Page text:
Tuesday, January 31, 2006

"Why Don't They Like Me?"

According to Tom Asacker,

"Try to get a hold on why people are critical of your message. You'll find it may be because you're treating every interaction with them as an opportunity to get your message out, instead of an opportunity to improve their lives."

So true.

I know that I tend to focus on spreading our "message" instead of focusing on the customer. If your message is relevant to them (as it should be) and valuable, you don't have to worry about getting the message out...they'll take care of that.

So often we think we've got a great message and if people only hear it, they'll respond. That's putting the cart before the horse. What we should be doing is finding the message that people want to hear and find an original way to address THEIR message. Then, they'll take care of getting it out.

Seems like the better way to do things.

What say you?

Tuesday, January 24, 2006

Speaks to Me

"You don't have to have all the answers. Just making an effort to discuss things openly, vigorously and repeatedly is itself a good thing to do." Tom Peters


I tend to forget this. I tend to tense up or clam up when I don't have the answers. Or (even worse) try to pretend like I DO have the answers. That's even more dangerous.

Where do we get answers? From discussion, from open communication. Every answer has spawned from that process, so why are we so hesitant to use it? I think it's because we try so hard and work so much to be perceived as an EXPERT that we forget that we (and our clients) are also HUMAN. We can't have all the answers and an open, honest effort to find the answer for a customer will go much further than trying to represent ourselves as "know it alls."

What say you?

Friday, January 20, 2006

Your Best (read ONLY) Chance

As the guru Seth Godin says:

"The only chance you have is to sell to people who like change, who like new stuff, who are actually looking for what you sell."

Why do we waste so much time trying to get EVERYONE to buy what we're selling?

Why don't we get to truly know our prospects, and match our services/products with those people who can truly benefit?

Because...if EVERYONE buys, that's more money for us. Right?


The premise is correct, but what are the chances of EVERYONE buying? Slim to none...and none just walked out the door.

In reality, our best chance is to get to know the ideal prospect: their wants, desires, needs, feelings, emotions and what's important to them. Then we develop a remarkable product/service that matches what they needs while exceeding their expectations.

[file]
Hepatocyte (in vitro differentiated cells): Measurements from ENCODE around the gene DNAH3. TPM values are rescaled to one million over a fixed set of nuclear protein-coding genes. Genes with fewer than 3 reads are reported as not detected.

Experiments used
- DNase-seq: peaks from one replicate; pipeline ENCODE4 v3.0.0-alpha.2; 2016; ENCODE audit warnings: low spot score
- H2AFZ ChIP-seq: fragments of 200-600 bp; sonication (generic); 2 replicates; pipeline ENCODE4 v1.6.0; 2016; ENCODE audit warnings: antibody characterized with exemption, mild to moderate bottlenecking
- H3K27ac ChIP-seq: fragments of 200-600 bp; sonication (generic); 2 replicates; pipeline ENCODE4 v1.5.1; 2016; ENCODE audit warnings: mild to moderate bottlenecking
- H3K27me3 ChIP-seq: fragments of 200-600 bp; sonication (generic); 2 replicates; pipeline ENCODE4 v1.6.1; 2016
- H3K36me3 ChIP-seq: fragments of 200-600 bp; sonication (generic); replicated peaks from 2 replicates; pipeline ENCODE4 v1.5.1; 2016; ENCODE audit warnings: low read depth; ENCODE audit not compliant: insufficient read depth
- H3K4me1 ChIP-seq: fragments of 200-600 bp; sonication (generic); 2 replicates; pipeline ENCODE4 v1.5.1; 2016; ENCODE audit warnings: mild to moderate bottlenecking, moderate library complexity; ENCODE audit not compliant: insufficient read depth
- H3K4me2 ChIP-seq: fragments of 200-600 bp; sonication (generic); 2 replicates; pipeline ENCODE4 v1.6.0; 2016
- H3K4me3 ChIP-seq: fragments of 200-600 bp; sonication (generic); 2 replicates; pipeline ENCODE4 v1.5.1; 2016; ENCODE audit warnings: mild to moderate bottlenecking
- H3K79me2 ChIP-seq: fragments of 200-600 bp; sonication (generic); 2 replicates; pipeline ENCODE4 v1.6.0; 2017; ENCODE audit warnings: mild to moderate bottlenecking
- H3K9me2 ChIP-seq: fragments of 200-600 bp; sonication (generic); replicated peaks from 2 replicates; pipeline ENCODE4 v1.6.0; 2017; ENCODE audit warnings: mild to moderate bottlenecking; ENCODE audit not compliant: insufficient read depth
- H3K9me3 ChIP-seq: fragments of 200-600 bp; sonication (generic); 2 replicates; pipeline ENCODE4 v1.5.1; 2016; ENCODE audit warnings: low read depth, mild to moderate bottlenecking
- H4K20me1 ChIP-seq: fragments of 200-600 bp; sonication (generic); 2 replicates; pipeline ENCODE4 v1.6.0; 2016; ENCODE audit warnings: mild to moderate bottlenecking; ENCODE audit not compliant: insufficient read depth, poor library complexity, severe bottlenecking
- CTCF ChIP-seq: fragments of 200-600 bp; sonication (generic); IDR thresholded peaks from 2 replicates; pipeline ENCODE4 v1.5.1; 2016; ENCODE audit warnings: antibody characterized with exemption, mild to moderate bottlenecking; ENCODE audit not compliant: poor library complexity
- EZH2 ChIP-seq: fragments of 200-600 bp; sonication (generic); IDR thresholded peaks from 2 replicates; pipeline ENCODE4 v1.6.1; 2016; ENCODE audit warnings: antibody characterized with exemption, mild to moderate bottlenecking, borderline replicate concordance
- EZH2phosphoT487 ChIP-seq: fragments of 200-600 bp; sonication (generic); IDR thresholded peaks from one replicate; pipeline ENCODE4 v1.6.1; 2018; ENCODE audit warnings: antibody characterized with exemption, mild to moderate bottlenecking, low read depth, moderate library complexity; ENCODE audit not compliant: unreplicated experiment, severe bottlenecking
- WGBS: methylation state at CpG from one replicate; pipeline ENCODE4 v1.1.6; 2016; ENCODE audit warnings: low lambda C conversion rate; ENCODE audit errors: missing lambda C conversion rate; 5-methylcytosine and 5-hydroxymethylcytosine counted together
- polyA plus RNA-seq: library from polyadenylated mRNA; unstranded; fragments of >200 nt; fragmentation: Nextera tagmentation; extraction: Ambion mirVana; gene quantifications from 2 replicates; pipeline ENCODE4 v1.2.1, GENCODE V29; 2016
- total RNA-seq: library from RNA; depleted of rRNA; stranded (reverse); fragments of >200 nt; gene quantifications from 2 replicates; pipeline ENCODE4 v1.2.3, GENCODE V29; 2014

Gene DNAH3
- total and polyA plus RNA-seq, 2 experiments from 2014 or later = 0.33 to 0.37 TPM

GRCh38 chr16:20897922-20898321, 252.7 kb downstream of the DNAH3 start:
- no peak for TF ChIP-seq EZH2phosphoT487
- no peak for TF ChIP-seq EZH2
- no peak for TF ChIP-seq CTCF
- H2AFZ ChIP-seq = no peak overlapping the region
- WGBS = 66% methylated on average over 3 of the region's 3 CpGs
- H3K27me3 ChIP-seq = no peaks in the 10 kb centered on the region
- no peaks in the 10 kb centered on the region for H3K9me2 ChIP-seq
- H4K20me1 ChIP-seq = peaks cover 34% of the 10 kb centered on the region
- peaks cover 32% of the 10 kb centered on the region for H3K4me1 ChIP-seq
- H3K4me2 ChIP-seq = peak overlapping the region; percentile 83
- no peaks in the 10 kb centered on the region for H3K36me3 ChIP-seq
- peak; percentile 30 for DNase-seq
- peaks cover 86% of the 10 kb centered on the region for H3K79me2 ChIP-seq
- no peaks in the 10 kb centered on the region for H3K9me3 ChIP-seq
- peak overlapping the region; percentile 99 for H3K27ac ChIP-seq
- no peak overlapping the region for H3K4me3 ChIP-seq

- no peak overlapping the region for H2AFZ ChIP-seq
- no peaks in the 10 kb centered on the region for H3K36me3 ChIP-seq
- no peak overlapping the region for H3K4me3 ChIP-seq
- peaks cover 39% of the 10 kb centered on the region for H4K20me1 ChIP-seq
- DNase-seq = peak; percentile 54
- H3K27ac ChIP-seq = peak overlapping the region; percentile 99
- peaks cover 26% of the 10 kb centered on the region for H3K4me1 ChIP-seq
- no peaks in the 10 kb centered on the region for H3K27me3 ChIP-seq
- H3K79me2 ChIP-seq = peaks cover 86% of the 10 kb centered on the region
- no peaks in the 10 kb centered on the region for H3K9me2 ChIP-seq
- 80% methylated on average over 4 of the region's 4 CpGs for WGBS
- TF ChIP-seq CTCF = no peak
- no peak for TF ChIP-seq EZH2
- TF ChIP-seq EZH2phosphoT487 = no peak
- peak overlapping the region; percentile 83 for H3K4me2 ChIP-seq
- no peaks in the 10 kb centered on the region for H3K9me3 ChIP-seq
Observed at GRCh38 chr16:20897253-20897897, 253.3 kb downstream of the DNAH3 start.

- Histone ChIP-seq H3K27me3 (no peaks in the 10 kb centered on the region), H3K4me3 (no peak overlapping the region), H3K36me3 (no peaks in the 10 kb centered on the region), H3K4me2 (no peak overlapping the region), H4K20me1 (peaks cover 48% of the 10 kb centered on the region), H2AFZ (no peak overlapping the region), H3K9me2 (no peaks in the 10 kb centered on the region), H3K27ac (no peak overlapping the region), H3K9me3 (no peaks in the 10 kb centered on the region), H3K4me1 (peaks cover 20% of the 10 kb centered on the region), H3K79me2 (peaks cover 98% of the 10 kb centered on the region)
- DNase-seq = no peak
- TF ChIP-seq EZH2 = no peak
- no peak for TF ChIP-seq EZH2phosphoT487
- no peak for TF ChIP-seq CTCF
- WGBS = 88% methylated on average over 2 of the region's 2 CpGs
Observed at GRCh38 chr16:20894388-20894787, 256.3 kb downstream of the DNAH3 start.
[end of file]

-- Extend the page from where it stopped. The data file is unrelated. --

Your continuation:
What say you?

Friday, January 13, 2006

How Good Are You?

Back to some classic Tom Peters.

"Today you are as good as thos who swear publicly by your work, the skills & results you can confidently and concisely brag about and the number of contacts you maintain in your professional sphere of interest."

I know for myself, I can get caught up in "the next big thing" or "this is a really cool idea" for the sake of a big thing or the cool idea.

I can get focused on doing those THINGS rather than the PEOPLE I do them for.

The focus needs to stay on the customer, prospect or colleagues. That's what it's truly about. Without them, the next big thing would just be a thing.

What say you?

Monday, January 09, 2006

"Oh, nobody does that!"

Let's switch gears and look at something Seth Godin once (probably more than once) said.

"Find out things that are 'just not done' in your industry and do them."

Seems pretty straight forward, right?

So why are there so many copycat companies out there? Why does any customer have to say, "Well, that's how everyone does it...so I guess I have to live with it."

"Everybody" put lots and lots of stuff on their search engine/portal front page. That's how it was done. Enter Google.

"Everybody" made flying somewhere frustrating, just another service and nothing special. Enter Southwest and JetBlue.

If everybody is doing something, you know exactly what not to do. In finding the thing that "everybody" is scared to do, you find success.

What say you?

Friday, January 06, 2006

Fire me...Please!

Another from Tom Peters:

"The most likely path to career salvation is to try to get fired."

Now, I don't think Tom was referring to the attempts as shown in "Office Space," but I think we all know what he means.

In trying to get fired, we won't tell ourselves, "Oh I can't do that!"

In trying to get fired, we'll try things we wouldn't try if we were trying to save our jobs.

In trying to get fired, we'll do things that everyone else won't because they're worried about their job.

In trying to get fired, we'll do new things, learn new things and improve for the future.

We all know the limits, but why not push them as far as we can? We just might find that our perception of the limit comes up short of reality.

What say you?

Thursday, January 05, 2006

Go Beyond Price - Go to success

A quote from a Top Peters book by David Friend,

"The challenge is to stand out in some way that goes beyond price."

How true.

Being the lowest priced provider hurts you so much in so many areas. First, it's easy for someone to come along and lower their price more and then you've just lost your competitive advantage.

Secondly, what is your opinion of organizations that continually have the lowest price? Do you see them as the best quality? Is Wal-Mart seen has having the best quality goods?

No, it's essential to build on something truly valuable to customers and price fairly to what you provide.

You need to have an advantage that it's difficult to top. Find your niche...guess what-price is taken.

What say you?